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1

secular

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adjective sec·u·lar \ˈse-kyə-lər\

Simple Definition of secular

  • : not spiritual : of or relating to the physical world and not the spiritual world

  • : not religious

  • : of, relating to, or controlled by the government rather than by the church

Source: Merriam-Webster's Learner's Dictionary

Full Definition of secular

  1. 1a :  of or relating to the worldly or temporal <secular concerns>b :  not overtly or specifically religious <secular music>c :  not ecclesiastical or clerical <secular courts> <secular landowners>

  2. 2 :  not bound by monastic vows or rules; specifically :  of, relating to, or forming clergy not belonging to a religious order or congregation <a secular priest>

  3. 3a :  occurring once in an age or a centuryb :  existing or continuing through ages or centuriesc :  of or relating to a long term of indefinite duration <secular inflation>

secularity

play \ˌse-kyə-ˈla-rə-tē\ noun

secularly

play \ˈse-kyə-lər-lē\ adverb

Examples of secular in a sentence

  1. Bloomberg, by contrast, would be the most pro-immigration, pro-free trade, pro-Wall Street candidate in the race. The third-party candidate he would most resemble is John Anderson, the fiscally responsible, culturally liberal Republican who ran as an Independent in 1980. Anderson won 7% of the vote, mostly among the young, educated and secular. But today those people are partisan Democrats. —Peter Beinart, Time, 11 Feb. 2008

  2. In the early twentieth century, priests and religious built centers for Catholic study and worship on secular campuses. —Maurice Timothy Reidy, Commonweal, 7 Apr. 2006

  3. Some women, indeed, achieved great renown for their religious scholarship, becoming role models for their peers and silently challenging men, who for so long had held a monopoly in this area. Though they never carried the title of “rabbi” and in many cases eschewed the controversial “f-word” (feminism) altogether, these Orthodox women produced no less a revolution in the late twentieth century than women did in so many other realms, religious and secular alike. By challenging Judaism, they ended up strengthening Judaism. —Jonathan D. Sarna, American Judaism, 2004

  4. The reforms of the nineteenth century and the needs of commercial and other contacts with Europe led to the enactment of new laws, modeled on those of Europe—commercial, civil, criminal, and finally constitutional. In the traditional order the only lawyers were the ulema, the doctors of the Holy Law, at once jurists and theologians. The secular lawyer, pleading in courts administering secular law, represented a new and influential element in society. —Bernard Lewis, What Went Wrong?, 2002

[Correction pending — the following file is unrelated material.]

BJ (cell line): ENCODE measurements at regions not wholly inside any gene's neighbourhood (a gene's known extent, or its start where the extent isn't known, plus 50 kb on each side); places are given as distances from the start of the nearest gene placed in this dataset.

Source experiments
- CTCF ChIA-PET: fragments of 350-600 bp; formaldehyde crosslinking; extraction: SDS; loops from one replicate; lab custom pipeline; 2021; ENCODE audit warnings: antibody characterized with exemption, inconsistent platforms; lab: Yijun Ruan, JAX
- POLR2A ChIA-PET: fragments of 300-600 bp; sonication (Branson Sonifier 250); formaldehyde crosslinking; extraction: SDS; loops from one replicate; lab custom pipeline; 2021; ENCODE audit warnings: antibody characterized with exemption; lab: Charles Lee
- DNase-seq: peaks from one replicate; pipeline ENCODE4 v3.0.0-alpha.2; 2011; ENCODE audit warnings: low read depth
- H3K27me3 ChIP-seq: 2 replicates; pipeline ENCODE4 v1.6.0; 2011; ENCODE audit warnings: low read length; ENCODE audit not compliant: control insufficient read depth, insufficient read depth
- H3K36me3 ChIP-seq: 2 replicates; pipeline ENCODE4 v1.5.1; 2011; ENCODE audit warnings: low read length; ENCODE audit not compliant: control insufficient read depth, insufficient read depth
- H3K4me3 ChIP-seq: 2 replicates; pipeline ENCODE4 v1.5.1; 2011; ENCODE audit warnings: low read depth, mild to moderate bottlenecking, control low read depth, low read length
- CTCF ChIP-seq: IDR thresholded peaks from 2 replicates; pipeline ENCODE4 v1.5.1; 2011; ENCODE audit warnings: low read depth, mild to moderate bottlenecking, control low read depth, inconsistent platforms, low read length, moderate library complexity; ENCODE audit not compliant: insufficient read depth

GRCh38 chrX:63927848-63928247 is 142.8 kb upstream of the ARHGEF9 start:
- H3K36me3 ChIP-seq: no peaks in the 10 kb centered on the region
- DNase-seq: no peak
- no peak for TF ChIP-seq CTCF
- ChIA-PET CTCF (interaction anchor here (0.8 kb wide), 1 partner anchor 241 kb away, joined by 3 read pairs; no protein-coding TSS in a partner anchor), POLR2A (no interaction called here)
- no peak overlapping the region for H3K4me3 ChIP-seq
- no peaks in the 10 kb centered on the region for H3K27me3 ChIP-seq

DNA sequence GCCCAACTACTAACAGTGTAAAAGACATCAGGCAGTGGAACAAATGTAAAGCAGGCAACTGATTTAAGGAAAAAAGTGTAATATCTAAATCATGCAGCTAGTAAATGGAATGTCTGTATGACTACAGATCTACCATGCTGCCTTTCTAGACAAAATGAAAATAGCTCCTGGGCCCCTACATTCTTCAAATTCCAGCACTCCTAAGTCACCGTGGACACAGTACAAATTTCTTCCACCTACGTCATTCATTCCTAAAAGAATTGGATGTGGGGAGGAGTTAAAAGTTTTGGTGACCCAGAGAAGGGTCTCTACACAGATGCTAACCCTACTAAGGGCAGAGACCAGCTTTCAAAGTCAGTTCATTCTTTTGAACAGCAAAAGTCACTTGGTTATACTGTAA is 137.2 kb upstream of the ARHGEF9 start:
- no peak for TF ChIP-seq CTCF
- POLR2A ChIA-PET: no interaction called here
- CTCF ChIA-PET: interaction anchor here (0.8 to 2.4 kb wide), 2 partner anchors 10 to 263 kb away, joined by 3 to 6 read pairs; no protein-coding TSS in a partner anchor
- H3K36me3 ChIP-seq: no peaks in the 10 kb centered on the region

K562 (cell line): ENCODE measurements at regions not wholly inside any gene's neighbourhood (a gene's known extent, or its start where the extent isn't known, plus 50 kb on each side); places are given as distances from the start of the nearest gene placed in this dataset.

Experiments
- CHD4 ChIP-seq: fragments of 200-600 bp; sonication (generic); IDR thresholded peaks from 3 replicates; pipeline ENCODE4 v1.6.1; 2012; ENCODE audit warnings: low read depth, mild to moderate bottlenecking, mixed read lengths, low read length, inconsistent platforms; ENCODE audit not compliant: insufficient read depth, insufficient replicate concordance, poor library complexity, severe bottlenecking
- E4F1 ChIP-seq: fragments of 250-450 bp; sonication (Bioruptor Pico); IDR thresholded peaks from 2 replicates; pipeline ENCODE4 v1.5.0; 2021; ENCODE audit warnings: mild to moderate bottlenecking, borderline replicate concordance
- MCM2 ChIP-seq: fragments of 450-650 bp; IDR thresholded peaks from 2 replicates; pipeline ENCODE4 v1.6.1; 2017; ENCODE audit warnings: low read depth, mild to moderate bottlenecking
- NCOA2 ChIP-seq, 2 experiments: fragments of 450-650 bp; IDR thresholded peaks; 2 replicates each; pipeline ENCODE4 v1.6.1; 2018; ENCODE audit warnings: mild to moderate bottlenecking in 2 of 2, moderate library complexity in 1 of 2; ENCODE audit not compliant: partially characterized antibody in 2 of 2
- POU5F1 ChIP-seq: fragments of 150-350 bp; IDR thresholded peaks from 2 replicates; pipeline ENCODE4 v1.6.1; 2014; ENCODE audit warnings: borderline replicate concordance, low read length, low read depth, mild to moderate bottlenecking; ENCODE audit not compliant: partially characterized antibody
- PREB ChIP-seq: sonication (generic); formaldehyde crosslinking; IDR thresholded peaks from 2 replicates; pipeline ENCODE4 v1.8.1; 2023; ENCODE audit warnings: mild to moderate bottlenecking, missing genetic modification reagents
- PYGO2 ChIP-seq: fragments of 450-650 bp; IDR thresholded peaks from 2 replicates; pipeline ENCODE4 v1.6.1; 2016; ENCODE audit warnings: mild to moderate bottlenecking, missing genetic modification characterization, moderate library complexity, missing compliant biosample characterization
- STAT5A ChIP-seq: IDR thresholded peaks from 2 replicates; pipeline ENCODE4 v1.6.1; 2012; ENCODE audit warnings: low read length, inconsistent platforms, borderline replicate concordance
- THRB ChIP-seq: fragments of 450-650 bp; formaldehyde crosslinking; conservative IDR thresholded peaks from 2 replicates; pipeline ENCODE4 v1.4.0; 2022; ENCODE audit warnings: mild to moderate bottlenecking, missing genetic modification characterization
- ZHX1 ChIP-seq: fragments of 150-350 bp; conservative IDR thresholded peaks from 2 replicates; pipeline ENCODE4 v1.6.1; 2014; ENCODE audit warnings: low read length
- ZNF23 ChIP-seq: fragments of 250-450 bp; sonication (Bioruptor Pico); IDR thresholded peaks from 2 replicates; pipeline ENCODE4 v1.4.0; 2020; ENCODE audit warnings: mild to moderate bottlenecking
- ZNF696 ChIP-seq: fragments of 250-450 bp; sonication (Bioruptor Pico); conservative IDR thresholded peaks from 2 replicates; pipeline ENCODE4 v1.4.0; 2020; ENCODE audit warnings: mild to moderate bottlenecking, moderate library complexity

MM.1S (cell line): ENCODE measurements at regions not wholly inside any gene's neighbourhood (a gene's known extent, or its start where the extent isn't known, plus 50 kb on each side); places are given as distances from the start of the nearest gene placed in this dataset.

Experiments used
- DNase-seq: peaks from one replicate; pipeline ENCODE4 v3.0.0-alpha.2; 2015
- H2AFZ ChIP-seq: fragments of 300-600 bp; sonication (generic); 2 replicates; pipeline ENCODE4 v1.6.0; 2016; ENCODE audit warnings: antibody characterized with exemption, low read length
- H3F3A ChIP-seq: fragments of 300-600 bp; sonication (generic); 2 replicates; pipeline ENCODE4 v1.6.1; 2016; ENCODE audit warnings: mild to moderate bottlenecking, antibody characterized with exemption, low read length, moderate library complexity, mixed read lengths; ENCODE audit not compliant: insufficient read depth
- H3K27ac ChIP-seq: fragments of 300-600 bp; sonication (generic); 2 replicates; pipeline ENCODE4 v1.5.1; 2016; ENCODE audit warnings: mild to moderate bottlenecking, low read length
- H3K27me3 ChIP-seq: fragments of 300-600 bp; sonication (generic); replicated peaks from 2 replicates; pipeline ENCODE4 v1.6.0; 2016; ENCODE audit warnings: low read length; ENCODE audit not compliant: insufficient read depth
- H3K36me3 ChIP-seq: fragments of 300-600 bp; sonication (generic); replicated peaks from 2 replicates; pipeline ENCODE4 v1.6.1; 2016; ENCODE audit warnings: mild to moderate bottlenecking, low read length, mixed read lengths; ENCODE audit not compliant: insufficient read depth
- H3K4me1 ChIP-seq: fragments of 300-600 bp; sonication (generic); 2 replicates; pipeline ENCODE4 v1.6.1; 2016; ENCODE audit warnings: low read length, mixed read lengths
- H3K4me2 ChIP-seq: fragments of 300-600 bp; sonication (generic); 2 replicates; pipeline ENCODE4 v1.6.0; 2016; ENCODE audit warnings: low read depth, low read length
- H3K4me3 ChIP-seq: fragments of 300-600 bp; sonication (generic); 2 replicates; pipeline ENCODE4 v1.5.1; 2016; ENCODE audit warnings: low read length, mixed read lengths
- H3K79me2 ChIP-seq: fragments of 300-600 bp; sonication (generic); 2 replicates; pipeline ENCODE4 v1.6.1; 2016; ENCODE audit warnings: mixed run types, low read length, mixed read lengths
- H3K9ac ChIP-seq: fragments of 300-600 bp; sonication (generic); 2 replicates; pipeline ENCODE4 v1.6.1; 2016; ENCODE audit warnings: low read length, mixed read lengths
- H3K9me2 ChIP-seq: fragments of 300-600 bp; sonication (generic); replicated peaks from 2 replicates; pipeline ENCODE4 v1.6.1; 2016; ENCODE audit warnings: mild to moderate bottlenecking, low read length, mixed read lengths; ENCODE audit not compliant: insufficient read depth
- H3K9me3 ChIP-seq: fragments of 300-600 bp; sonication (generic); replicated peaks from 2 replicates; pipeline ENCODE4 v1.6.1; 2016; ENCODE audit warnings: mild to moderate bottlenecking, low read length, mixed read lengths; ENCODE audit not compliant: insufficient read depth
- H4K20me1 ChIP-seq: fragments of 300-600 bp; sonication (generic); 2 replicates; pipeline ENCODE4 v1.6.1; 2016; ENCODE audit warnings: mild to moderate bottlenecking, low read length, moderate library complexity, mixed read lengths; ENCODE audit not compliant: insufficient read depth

5. Both secular and religious institutions can apply for the funds.

  6. <that's an issue for the secular authorities, not the church>



Did You Know?

Secular comes from Anglo-French seculer and Late Latin saecularis, meaning "worldly" or "pagan." In earlier Latin, however, saecularis meant "coming or observed once in an age;" it was derived from "saeculum" ("breed," "generation," or "age"). In contemporary English, "secular" is primarily used to distinguish something (such as an attitude, belief, or position) that is not specifically religious or sectarian in nature, but, going back to its early Latin root, the word also means "occuring once in an age or a century," "existing or continuing through ages or centuries," and "of or relating to a long term of indefinite duration." These uses of "secular" are common in the fields of science and economics - "secular oak trees" or "secular inflation," for example.

Origin and Etymology of secular

Middle English, from Anglo-French seculer, from Late Latin saecularis, from saeculum the present world, from Latin, generation, age, century, world; akin to Welsh hoedl lifetime


First Known Use: 14th century


2

secular

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noun sec·u·lar \ˈse-kyə-lər\

Definition of secular

plural

seculars

or

secular

  1. 1 :  an ecclesiastic (as a diocesan priest) not bound by monastic vows or rules :  a member of the secular clergy

  2. 2 :  layman



Origin and Etymology of secular

(see 1secular)


First Known Use: 14th century

Other Religion (Eastern and Other) Terms


SECULAR Defined for Kids

secular

play
adjective sec·u·lar \ˈse-kyə-lər\

Definition of secular for Students

  1. 1 :  not concerned with religion or the church <secular society> <secular music>

  2. 2 :  not belonging to a religious order <a secular priest>





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